Thursday, January 22, 2009

Food grade?

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Food grade?

Their has been lots of discussion over buckets. What is food grade? Do I "need" food grade buckets? Do I "need" food grade buckets if I'm using mylar?

Some things in life can be skimped on. You can eat rice and beans daily and save yourself a pile of money on your grocery bills. You can move to a smaller house and learn that 2 people don't need a huge Chipboard McMansion to live in.

I try not to skimp when putting away food. Finding out that a container failed or that you have an infestation when rotating your food years from now may just be an inconvenience. Opening the food and finding this when you REALLY need the food- i.e, an emergency constitutes a good deal more than just an inconvenience.

Not to sidetrack but here again is where I think QUANTITY can help as well. If I'm convinced that all I need is 5 buckets of rice, 2 buckets of beans and that will make me good to go (don't follow that advice btw), and years later I find that 2 of the buckets of rice got infested and are no longer edible, I've effectively just cut my food storage by 1/3. That means 1/3 less time period where I have food to eat.

Let that sink in please.

Not to say that quantity alone can overcome a problem with poor packaging, nor SHOULD you purposely package poorly, but stuff DOES happen, and having a little more than even you "feel" like you need might save your bacon one day.

OK back on track....

Buckets- look on the bottom of the bucket for the three arrows chasing each other and a "2" in the center of it. This is HDPE 2. I know I know, someone will say "that doesn't make it food grade, rabble rabble rabble rabble!" I would tell you to call Ropak- the biggest bucket manufacturer in the U.S. and ask them what they would recommend for packaging grains. Then call Waltons, Honeyville or any of the professional packing houses that pack superpails and ask them what grade of bucket they use.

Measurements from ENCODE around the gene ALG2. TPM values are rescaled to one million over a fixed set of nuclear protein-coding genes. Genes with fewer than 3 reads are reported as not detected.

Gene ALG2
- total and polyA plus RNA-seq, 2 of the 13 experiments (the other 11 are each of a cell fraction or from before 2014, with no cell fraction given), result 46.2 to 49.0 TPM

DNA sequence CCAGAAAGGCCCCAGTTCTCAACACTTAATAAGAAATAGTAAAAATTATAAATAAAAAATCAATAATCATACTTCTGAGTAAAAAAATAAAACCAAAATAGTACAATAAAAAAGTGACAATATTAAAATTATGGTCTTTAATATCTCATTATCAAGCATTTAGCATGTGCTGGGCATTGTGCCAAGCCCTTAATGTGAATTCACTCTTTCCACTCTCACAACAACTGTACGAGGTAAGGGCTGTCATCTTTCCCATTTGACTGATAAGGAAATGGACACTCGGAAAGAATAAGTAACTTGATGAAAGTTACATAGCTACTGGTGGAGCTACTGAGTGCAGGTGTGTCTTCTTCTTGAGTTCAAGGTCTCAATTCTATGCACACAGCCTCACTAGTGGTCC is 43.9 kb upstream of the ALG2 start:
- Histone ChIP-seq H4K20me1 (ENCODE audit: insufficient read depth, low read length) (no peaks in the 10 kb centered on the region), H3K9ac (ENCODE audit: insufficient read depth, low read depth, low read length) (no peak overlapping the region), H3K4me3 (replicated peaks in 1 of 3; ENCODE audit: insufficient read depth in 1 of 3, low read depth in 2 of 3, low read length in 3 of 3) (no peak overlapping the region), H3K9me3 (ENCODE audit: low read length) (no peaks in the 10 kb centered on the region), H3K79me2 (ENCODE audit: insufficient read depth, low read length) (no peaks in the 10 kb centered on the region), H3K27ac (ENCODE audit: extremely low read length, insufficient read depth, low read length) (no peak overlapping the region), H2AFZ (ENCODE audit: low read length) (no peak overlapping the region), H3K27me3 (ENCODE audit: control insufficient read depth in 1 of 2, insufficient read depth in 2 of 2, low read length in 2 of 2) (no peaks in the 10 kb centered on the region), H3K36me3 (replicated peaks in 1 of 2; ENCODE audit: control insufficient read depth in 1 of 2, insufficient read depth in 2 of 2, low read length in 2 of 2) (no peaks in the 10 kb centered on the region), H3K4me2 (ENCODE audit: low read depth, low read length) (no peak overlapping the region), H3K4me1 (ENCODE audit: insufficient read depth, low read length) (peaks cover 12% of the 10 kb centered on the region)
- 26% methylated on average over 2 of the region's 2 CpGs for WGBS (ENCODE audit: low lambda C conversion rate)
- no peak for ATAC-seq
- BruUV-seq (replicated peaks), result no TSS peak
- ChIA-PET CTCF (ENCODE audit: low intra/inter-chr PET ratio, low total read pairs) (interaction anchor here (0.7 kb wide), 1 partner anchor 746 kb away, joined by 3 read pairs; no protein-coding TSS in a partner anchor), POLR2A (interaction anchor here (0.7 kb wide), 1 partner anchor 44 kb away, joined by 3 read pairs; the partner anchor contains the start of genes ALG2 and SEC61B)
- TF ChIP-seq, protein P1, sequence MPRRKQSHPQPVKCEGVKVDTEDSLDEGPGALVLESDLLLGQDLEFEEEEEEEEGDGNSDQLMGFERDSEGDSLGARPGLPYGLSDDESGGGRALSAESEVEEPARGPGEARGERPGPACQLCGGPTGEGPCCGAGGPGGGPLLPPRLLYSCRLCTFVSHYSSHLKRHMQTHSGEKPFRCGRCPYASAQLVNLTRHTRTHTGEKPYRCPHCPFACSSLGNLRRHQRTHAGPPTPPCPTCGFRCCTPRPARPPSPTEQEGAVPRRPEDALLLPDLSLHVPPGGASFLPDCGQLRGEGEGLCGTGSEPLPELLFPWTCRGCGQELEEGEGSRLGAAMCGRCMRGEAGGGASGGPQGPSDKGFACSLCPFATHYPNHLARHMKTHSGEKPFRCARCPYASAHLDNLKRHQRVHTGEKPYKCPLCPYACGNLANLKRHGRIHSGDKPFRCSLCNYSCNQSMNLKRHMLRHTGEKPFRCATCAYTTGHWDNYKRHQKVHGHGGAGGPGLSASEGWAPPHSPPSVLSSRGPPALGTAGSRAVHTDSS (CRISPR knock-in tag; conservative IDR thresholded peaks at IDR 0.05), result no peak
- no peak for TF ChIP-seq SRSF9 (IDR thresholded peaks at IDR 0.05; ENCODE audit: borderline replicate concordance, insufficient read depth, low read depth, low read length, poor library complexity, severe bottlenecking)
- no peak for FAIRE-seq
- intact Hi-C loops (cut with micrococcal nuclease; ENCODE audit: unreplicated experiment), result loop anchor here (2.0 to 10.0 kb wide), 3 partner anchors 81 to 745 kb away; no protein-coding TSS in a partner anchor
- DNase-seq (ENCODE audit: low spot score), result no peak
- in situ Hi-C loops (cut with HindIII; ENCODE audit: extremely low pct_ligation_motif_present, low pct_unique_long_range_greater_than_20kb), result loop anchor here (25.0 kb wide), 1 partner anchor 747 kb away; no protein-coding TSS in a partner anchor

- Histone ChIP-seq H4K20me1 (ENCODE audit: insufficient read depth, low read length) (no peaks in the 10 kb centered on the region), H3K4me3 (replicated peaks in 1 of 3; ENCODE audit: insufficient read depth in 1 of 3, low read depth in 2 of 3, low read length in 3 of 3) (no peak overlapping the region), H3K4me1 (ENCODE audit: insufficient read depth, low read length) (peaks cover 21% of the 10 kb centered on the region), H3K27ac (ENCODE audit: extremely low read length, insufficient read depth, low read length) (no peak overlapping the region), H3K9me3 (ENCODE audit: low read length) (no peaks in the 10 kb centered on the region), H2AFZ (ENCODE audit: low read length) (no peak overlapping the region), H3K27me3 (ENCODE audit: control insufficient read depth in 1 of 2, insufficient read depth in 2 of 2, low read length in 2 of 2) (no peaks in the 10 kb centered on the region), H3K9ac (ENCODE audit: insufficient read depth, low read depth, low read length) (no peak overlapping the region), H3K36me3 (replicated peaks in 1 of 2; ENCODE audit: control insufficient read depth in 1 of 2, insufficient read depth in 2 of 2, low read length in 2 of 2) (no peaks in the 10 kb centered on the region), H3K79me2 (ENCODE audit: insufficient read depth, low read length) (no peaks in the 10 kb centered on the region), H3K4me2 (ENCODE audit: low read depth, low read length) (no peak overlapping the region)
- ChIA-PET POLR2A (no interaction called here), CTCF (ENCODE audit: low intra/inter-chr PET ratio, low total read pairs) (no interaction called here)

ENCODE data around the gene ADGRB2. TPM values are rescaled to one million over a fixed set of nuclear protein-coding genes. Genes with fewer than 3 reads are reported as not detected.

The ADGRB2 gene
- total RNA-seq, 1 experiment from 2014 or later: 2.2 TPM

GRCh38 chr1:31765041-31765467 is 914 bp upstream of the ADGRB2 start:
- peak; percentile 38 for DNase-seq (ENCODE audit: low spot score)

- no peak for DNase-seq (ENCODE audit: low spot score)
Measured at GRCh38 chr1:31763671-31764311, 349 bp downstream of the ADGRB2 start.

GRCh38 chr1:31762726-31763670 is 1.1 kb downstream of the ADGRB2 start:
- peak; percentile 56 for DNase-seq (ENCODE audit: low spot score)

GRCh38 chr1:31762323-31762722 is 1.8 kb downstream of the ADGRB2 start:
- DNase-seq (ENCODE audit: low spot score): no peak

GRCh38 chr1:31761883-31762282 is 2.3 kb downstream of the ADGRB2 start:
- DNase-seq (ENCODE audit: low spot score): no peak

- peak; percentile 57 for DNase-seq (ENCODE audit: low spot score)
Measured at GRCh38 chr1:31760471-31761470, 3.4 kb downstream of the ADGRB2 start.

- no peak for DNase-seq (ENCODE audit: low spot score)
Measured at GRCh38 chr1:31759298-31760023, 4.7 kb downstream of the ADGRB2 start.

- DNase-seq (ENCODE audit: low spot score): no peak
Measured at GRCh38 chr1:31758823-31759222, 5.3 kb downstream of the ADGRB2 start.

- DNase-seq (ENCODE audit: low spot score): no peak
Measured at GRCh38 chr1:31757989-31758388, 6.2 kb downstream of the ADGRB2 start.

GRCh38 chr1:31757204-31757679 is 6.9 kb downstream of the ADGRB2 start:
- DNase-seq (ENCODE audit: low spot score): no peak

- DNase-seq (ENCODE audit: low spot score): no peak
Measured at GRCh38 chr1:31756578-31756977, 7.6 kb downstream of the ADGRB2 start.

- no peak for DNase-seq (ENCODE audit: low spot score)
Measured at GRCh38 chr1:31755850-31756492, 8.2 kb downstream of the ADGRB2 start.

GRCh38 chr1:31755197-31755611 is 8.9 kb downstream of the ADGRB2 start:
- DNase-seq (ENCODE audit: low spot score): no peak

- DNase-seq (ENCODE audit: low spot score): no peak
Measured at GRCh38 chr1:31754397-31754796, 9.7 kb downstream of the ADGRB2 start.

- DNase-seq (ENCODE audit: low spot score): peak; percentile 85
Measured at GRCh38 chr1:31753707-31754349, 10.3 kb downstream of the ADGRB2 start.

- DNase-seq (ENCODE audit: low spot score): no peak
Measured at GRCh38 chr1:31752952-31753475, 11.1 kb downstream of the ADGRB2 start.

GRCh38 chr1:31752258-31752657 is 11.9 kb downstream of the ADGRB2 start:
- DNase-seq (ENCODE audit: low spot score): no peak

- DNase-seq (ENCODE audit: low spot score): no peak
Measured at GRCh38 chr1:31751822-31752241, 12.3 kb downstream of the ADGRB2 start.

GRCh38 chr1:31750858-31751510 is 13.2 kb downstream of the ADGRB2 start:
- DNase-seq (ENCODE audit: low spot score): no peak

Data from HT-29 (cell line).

I'll save you some time here- HDPE2 is what is used.

"But it's NOT food grade, rabble rabble rabble rabble!"

Go and see Sally the counter gal at the local bakery. If your looking to pack food on the cheap, she is your new best friend. Ask to purchase for a small amount ($1-2. each) their used icing buckets. BEHOLD! What marking is on the bottom of those buckets? HDPE2! And just think, that icing wasn't packed in mylar liners, that FOOD (the icing) was in physical contact with the side of that HDPE2 bucket!

Firehouse subs sells their used pickle buckets for $2.00 Here again, these are HDPE2 buckets where the pickles were (GASP!) in physical contact with the side of the bucket.

Here is where the analytical types are going to freak- these buckets would not be considered "acorrding to Hoyle" food grade buckets, yet food that is eaten EVERY DAY is in physical contact with these buckets.

In short, if it's HELD FOOD IN IT and is HDPE2, it's "safe" to use.

What you DON'T want to use-

Buckets that have held ANYTHING with chemicals in it- cleansers, cleaners, acids, etc. I don't care if you are using mylars or not, stay away from stuff like this.

What MAY work with mylar-

Buckets that have held sheetrock mud. This cleans up with water and the buckets can be cleaned pretty well. IF and I want to understand that word, IF you are using mylar you might could get away with using old sheetrock mud buckets.